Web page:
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As Foreign Rivals Pull Back, Lada Expects Profits

Lada cars in different colors are placed near the headquarters of Avtovaz in Moscow.

Russian carmaker AvtoVAZ, producer of the much-derided but best-selling Lada, expects to grab a bigger share of the shrinking domestic market as its international rivals pull back.

With Russian car sales plunging, U.S. automaker General Motors Co. said Wednesday it would shut its plant in the country and wind down its Opel brand in the once-promising emerging market.

Other foreign car firms have also cut back due to a recession deepened by the low price of oil, Russia's main export earner, and Western sanctions imposed over the Ukraine conflict.

But AvtoVAZ president Bo Andersson has said the Lada is Russia's car for a crisis and forecast it would increase its share of the economy vehicle sector from 40 to 50 percent.

"Our job is not to compete with the main international producers," he told reporters at the Russian Automotive Forum in Moscow. "The important thing is that in the economy sector we must be competitive — and we can be competitive."

AvtoVAZ, which is controlled by the Renault-Nissan alliance, has not escaped unscathed. It reported a net loss of 25 billion rubles ($416 million) in 2014 and had to raise prices after the Russian currency dived, pushing up the cost of imported components. It expects first-quarter car sales to be 24 percent lower than a year earlier.

But it also hopes to shake off poor customer approval ratings to target the Russian middle classes who are looking for more competitively priced cars as they tighten their belts.

Feeling the effects of the ruble's slide against the dollar, consumers are cutting back on large purchases and new car sales in Russia fell almost 40 percent in February compared with a year earlier.

Among the remaining sales, demand is shifting to the kind of low-priced models that AvtoVAZ makes.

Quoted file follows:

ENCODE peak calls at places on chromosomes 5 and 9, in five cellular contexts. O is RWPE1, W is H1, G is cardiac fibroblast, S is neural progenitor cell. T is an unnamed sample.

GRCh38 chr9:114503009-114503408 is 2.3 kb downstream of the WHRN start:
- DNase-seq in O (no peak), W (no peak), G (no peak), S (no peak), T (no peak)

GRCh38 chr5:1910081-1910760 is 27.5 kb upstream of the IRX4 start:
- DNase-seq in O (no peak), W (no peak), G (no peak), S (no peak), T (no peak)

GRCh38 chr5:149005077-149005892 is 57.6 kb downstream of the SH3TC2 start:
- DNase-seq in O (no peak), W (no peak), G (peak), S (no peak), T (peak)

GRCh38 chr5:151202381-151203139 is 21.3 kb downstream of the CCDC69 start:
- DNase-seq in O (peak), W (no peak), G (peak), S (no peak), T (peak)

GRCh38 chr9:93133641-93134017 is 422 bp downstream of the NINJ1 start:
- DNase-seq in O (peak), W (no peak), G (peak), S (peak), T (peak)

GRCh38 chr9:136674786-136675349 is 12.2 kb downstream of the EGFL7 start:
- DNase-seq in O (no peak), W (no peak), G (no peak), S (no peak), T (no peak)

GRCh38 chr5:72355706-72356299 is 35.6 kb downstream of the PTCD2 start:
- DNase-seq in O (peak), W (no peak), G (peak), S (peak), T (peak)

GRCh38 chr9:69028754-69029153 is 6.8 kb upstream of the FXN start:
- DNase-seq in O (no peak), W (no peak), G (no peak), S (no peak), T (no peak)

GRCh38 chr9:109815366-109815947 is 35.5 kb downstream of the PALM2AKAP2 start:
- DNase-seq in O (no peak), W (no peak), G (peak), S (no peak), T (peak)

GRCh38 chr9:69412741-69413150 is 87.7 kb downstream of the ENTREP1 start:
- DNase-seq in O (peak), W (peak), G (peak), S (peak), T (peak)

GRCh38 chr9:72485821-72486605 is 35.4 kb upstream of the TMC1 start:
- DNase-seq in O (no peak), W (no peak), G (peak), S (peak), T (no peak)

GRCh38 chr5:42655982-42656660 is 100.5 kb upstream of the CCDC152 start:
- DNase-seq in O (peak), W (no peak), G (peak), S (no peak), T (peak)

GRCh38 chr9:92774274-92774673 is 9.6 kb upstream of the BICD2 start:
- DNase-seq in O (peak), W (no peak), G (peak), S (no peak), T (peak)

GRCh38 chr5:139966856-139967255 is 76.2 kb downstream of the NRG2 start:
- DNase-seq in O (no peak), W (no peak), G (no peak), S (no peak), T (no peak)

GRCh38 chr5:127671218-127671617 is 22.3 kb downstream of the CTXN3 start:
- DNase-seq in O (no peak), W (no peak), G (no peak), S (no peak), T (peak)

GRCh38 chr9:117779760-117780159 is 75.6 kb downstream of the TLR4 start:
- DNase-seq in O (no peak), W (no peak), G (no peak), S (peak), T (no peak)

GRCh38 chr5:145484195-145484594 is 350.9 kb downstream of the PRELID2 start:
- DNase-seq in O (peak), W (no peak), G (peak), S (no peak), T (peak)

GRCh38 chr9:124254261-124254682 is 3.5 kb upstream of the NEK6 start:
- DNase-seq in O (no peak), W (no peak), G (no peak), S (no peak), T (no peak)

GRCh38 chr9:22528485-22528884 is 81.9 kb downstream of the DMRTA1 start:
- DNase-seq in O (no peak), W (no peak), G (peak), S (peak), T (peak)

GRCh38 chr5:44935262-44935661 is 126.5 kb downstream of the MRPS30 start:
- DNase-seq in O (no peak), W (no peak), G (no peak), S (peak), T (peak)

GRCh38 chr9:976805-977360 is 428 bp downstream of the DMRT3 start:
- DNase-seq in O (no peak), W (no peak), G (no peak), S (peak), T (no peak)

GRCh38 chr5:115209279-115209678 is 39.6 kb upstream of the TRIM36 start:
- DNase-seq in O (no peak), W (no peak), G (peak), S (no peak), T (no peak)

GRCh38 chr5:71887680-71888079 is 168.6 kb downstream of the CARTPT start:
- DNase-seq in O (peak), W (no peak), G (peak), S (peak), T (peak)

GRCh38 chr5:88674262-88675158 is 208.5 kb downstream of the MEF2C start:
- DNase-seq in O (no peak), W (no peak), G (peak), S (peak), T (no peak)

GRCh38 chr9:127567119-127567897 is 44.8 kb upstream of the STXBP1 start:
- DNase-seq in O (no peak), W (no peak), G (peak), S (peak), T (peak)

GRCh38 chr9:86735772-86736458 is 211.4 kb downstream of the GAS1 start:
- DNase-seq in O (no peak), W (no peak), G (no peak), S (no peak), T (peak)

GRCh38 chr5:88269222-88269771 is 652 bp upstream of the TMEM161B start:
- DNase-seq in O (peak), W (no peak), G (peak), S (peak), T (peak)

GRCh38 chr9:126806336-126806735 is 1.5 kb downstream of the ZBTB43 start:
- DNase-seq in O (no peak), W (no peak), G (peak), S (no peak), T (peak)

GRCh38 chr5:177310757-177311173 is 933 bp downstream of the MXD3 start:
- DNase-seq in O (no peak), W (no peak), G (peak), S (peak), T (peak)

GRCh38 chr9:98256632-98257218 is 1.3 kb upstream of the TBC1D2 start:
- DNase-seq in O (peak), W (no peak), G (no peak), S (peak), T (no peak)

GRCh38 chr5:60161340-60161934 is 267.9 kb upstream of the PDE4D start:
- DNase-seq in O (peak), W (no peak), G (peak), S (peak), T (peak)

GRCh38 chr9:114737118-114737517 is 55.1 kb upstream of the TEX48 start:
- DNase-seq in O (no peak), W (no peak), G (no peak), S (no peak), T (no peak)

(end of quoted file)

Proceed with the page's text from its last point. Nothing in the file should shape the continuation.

Rock-Bottom Ratings

In the first two months of this year, AvtoVAZ's overall market share rose to 16.9 percent from 15.2 percent a year ago, according to the Association of European Businesses (AEB). In the same period, GM's share fell to 3.4 percent from 9.2 and Ford's to 1.3 percent from 2.9.

Japan's Nissan Motor Co. also said Wednesday it would halt production at its St. Petersburg factory for 16 days.

Founded as a state producer in the 1960s, AvtoVAZ is known around the world for producing the box-like and notoriously unreliable Lada Classic, which became a symbol of the Soviet Union's industrial shortcomings.

Last year, its customer satisfaction rating was 44 percent, against 60 percent for its nearest competitor, Nissan Datsun, but Lada remains Russia's best-selling brand with 14 million customers nationally.

The three best-selling cars in 2014 were all priced below 540,000 rubles ($8,972) and AvtoVAZ's Lada Granta, which at 349,000 rubles ($5,800) is 40 percent cheaper than the second best-selling Hyundai Solaris, topped the table with over 150,000 sales, AEB data showed.

"[There aren't] that many players left in the segment below 600,000 rubles [$9,982]," Andersson said in his comments, made on Tuesday shortly before the announcements from GM and Nissan.

However, the Lada's reputation with Russia's quality-conscious middle classes is a drawback.

"What matters is that people are still buying Ladas," said Alexander Sorokin, General Director of Kaliningrad-based car producer Avtotor. "Of course, it does not mean that they would recommend them to a friend."

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